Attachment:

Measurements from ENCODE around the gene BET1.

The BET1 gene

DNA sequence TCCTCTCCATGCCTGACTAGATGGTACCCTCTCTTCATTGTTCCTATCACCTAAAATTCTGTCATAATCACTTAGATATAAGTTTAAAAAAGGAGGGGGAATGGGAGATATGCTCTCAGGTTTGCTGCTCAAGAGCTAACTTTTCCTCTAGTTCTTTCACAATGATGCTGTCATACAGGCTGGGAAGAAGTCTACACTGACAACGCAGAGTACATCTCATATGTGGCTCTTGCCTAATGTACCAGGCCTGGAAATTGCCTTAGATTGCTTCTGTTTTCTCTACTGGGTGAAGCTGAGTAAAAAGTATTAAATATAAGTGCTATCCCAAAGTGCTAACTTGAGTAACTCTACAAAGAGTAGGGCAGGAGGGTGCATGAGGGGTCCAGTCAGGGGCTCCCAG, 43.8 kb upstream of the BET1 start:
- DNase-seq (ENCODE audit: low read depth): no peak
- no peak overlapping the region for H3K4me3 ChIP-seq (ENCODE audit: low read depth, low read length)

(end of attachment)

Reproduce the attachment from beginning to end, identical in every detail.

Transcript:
Measurements from ENCODE around the gene BET1.

The BET1 gene

DNA sequence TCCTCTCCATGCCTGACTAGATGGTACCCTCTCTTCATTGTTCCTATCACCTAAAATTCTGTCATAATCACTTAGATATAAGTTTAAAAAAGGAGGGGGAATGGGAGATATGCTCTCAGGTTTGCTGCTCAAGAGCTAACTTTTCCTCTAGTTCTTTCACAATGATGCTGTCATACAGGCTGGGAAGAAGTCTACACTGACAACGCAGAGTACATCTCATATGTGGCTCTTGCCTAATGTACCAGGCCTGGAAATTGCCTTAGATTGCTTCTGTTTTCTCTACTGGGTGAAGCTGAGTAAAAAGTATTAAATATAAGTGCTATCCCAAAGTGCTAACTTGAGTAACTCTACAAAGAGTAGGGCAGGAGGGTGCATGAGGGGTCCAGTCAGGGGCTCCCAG, 43.8 kb upstream of the BET1 start:
- DNase-seq (ENCODE audit: low read depth): no peak
- no peak overlapping the region for H3K4me3 ChIP-seq (ENCODE audit: low read depth, low read length)